Science and Creation: A Kabbalistic Approach

Modern cosmology meets traditional Jewish mysticism.

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The reason kabbalistic terms are helpful to our account is that they bind together the search for truth with the search for the divine. If terms such as hokhmah [wisdom, one of the sefirot] did not already exist bearing religious significance, we would have had to try to coin them--which would probably have been as successful as Esperanto. The emerging scientific cosmology and Kabbalah are two metaphor systems whose juxtaposition points toward a truth larger than either can express alone.  

The theory of eternal inflation, whether or not it turns out to be true, has opened a cosmic perspective on reality and the countless threads of connection, including the spiritual, weaving through. If eternal inflation theory eventually turns out to be wrong, whatever replaces it cannot explain less and will have to do better. A new standard has been set for creation stories.  

Vast Implications

If the theory of eternal inflation is correct, then there is an eternal blizzard of universes, in which our bubble is a single snowflake, an infinitesimal capsule of eternal potential, crystallized into unique patterns of matter and energy, which has set off from eternal inflation on its journey to realize itself in a universe.

No one has thought of a way yet to test whether eternal inflation theory is right, but the expansion of perspective the theory requires certainly enlarges our idea of the physical universe. It may also enlarge our ideas of God, because regardless of how much reality one may ascribe to God, one can only speak metaphorically, and most metaphors are limited to the extremely narrow experience of Earth. This does not make them wrong, but they are certainly limiting.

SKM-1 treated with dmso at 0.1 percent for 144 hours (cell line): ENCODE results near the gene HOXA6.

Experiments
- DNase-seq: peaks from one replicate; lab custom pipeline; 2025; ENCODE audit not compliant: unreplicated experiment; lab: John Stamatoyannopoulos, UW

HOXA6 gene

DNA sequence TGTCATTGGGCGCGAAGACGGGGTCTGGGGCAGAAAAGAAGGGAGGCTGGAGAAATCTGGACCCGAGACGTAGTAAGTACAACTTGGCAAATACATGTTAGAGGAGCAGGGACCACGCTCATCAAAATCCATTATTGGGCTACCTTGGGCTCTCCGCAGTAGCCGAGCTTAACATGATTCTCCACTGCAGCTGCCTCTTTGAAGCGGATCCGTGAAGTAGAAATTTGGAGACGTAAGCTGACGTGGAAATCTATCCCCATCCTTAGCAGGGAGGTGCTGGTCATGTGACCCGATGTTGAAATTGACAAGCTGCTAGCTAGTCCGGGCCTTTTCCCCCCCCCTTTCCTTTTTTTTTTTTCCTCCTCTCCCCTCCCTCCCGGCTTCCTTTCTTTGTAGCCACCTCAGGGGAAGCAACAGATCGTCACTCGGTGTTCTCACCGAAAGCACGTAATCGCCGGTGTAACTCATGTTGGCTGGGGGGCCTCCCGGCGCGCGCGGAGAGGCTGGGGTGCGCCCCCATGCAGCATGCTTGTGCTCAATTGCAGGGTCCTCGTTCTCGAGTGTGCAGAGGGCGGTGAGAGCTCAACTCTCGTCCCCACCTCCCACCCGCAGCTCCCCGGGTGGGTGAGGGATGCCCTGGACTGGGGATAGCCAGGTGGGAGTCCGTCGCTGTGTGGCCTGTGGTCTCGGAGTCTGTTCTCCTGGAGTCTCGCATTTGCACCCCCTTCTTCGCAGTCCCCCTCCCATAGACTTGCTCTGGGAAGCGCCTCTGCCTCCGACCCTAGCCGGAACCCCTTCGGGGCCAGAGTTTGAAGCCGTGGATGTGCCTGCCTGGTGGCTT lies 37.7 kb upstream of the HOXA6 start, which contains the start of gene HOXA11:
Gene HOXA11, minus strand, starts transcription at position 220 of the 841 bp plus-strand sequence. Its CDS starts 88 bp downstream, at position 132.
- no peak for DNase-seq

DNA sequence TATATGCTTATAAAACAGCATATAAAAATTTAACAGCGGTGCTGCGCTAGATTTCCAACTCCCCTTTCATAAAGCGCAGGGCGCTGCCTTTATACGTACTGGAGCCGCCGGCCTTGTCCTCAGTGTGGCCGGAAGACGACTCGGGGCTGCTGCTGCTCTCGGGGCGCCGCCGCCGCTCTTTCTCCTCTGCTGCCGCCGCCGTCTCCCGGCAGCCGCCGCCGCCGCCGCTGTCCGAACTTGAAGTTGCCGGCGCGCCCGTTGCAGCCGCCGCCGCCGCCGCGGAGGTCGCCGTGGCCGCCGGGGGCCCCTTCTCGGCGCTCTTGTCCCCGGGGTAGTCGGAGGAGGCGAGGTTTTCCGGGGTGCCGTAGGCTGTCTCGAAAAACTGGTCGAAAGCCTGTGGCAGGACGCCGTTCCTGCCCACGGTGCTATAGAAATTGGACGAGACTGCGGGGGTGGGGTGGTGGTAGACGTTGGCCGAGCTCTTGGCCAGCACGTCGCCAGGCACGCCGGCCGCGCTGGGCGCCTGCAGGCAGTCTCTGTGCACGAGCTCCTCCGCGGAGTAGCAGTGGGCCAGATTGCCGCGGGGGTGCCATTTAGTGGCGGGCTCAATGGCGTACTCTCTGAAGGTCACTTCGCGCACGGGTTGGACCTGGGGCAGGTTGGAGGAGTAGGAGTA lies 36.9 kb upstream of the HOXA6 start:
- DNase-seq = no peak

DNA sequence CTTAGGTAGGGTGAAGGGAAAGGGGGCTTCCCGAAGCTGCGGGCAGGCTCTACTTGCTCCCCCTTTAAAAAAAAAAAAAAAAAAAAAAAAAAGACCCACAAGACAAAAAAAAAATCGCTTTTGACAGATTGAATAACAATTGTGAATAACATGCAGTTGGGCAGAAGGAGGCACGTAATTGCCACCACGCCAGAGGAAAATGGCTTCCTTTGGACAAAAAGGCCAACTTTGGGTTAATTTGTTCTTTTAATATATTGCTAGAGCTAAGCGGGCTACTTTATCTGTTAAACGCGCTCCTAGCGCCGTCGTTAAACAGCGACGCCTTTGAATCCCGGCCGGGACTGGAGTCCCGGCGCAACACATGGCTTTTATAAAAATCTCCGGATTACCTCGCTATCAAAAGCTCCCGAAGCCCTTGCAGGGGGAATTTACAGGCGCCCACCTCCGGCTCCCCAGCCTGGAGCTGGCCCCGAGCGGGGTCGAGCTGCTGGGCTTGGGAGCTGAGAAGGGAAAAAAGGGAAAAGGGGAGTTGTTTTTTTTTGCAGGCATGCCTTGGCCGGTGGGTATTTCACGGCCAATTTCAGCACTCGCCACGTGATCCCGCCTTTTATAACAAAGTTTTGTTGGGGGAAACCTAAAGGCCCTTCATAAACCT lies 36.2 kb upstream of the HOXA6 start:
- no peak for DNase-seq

Cosmology provides utterly different metaphors--eternal inflation, endless creation from every sparkpoint--that humans could not have dreamed up had theoretical physics not led them there. It seems to be a general rule that the more metaphor systems through which we try to understand non-human-scale realities, both large and small, the closer we come to truth.

Creating a Balance

In our kabbalistic creation myth, tzimtzum--the withdrawal of God--occurred in eternal inflation. As the notion of a God in exile gave cosmic meaning to the lives of a people in exile, understanding cosmic inflation may give a new, if sobering, meaning to the lives of a people dependent upon inflationary growth. Inflation is a taste of what it is like to be God. It cannot be considered a normal human pace. In a finite environment, inflation cannot continue, however cleverly we may postpone or disguise the inevitable. This is a consequence of natural laws.  

The question for our time is, how can we end inflation gently on Earth? How can we slow human inflation enough that creative restoration can overtake it? When we have developed a sustainable relationship with our planet, humanity and Earth will be in balance, and the transition from inflation to stable expansion will have been achieved through the restoration of the world--tikkun olam.

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Joel R. Primack

Joel R. Primack is a professor of physics at the University of California Santa Cruz called Cosmology and Culture. He is co-author with Nancy Ellen Abrams of The View From the Center of the Universe: Discovering Our Extraordinary Place in the Cosmos .